Listening to President Obama on Wednesday, I was especially moved by several of his comments about the tragedy in Arizona, those we lost, and those who remain.
When he stated that “when a tragedy like this strikes, it is part of our nature to demand explanations – to try and pose some order on the chaos and make sense out of that which seems senseless.” I think that is true of any loss, not just ones defined as a tragedy. Why me? Why us? Why them?
When Obama encouraged us to “listen to each other more carefully,” I was in tears, wishing I had more time to listen to my dad, who left us on April 14, 2009.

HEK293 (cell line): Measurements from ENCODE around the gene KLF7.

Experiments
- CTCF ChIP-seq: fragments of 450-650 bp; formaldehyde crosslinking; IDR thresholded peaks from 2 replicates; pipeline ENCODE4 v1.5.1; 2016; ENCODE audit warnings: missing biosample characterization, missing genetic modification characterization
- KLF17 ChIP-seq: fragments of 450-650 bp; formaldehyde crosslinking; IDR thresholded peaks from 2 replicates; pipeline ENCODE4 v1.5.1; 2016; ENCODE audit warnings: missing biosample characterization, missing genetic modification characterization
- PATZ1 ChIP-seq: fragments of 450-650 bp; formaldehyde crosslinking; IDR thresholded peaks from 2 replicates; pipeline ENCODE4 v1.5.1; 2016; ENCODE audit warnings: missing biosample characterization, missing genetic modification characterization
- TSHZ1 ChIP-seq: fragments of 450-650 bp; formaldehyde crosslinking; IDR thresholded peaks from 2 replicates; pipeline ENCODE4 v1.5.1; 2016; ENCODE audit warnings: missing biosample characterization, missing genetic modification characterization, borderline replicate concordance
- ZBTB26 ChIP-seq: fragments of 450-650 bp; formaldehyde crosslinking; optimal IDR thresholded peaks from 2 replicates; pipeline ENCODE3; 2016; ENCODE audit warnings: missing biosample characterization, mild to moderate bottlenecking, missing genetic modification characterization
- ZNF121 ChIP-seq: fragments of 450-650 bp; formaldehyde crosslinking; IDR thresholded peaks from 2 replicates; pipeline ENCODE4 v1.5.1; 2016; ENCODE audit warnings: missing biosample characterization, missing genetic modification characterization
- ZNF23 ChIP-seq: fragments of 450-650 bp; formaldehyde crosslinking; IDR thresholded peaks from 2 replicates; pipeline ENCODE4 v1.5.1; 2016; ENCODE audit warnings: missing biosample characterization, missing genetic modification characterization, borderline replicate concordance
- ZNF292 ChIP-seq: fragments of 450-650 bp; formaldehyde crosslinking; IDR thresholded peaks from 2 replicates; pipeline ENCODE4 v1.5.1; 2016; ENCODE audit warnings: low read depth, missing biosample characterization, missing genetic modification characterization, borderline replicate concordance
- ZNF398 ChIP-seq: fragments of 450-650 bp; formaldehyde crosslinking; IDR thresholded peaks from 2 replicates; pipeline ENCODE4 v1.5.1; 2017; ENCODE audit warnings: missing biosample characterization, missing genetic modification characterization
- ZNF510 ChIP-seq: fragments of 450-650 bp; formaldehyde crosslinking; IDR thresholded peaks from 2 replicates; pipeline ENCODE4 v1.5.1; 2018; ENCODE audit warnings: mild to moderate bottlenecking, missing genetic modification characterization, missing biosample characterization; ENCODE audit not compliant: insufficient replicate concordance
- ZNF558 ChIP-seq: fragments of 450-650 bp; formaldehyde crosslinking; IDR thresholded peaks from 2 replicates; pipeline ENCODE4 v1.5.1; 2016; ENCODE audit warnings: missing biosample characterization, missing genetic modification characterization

Obama definitely focused on the most-important issues when he asked these questions and continued with thoughts on the experience of loss:
“Did we spend enough time with an aging parent, we wonder. Did we express our gratitude for all the sacrifices that they made for us? Did we tell a spouse just how desperately we loved them, not just once in a while but every single day?
Sudden loss causes us to look backward – but it also forces us to look forward; to reflect on the present and the future, on the manner in which we live our lives and nurture our relationships with those who are still with us.”
I can’t think of more important questions to ask, or reminders about how to turn loss into a better future with our loved ones who are still around.
Then Obama reminded the nation about what is truly important:
“In the fleeting time we have on this Earth, what matters is not wealth, or status, or power, or fame – but rather, how well we have loved – and what small part we have played in making the lives of other people better.”